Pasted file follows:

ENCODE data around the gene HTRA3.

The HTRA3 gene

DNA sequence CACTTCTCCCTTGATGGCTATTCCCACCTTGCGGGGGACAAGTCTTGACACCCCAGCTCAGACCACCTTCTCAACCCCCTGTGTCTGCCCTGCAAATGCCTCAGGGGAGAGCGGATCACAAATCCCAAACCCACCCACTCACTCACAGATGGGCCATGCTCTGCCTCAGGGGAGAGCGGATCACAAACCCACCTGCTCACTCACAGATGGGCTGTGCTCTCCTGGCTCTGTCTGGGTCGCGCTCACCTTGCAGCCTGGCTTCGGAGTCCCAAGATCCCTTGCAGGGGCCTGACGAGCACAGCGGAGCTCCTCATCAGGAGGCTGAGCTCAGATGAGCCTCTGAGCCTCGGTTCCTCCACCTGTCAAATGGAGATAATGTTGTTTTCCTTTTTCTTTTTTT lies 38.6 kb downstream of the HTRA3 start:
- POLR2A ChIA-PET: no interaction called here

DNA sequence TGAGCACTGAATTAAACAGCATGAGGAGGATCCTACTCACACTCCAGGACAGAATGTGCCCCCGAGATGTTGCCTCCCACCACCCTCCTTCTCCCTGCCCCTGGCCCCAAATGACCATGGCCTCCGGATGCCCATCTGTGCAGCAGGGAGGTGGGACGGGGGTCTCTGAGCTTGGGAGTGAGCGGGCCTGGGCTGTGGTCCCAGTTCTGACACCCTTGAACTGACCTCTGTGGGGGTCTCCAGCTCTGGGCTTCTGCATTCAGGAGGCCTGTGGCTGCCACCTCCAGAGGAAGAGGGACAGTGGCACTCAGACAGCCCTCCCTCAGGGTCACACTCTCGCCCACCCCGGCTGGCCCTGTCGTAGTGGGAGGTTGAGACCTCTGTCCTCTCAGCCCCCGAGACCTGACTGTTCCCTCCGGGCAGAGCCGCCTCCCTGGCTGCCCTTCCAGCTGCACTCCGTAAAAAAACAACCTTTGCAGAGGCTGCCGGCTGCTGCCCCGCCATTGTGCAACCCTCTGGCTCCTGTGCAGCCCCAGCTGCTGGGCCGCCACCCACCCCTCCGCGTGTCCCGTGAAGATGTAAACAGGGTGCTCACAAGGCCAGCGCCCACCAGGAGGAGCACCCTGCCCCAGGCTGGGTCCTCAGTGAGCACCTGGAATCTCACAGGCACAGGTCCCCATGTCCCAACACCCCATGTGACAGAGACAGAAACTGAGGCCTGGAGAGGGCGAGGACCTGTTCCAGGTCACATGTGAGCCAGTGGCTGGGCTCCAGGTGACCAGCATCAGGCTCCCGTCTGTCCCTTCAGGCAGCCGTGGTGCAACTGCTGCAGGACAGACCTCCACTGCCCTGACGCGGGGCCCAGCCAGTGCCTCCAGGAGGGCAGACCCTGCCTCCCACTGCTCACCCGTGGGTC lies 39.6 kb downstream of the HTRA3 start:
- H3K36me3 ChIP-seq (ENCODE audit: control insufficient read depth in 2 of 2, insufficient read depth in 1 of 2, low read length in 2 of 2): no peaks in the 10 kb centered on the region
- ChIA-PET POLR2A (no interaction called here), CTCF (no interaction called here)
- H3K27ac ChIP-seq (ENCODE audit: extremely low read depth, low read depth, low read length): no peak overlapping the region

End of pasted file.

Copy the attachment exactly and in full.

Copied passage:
ENCODE data around the gene HTRA3.

The HTRA3 gene

DNA sequence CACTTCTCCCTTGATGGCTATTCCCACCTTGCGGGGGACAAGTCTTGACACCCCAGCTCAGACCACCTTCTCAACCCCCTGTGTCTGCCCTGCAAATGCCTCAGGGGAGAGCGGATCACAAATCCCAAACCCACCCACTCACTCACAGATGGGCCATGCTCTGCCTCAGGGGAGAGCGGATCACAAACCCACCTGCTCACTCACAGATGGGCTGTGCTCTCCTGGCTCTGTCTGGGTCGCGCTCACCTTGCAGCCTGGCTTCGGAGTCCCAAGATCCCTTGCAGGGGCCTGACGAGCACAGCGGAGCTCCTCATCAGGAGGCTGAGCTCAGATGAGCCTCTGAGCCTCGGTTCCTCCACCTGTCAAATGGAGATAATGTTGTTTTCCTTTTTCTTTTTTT lies 38.6 kb downstream of the HTRA3 start:
- POLR2A ChIA-PET: no interaction called here

DNA sequence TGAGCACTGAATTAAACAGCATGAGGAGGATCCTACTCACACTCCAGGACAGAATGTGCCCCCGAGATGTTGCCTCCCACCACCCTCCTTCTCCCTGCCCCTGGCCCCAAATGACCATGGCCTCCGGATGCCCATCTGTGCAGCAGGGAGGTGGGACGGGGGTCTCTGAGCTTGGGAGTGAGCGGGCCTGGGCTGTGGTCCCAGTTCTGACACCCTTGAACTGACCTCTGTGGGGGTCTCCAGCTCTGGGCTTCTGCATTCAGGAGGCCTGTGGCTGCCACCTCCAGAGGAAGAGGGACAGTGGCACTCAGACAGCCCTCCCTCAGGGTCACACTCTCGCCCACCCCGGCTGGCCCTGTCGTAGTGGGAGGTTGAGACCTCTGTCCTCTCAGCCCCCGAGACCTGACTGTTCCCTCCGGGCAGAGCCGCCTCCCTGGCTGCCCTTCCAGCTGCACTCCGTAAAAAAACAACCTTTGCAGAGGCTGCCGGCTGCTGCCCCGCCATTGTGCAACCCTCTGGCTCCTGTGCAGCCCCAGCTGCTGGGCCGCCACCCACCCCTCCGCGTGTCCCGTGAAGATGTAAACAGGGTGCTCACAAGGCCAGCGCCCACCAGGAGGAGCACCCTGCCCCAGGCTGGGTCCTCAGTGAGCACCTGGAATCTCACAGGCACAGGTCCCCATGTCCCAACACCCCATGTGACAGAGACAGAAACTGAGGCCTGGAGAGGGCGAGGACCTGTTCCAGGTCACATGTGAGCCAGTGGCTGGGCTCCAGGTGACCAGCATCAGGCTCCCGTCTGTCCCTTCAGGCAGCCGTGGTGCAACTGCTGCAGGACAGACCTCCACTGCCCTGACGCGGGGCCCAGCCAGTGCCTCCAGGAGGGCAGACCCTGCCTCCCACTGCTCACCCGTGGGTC lies 39.6 kb downstream of the HTRA3 start:
- H3K36me3 ChIP-seq (ENCODE audit: control insufficient read depth in 2 of 2, insufficient read depth in 1 of 2, low read length in 2 of 2): no peaks in the 10 kb centered on the region
- ChIA-PET POLR2A (no interaction called here), CTCF (no interaction called here)
- H3K27ac ChIP-seq (ENCODE audit: extremely low read depth, low read depth, low read length): no peak overlapping the region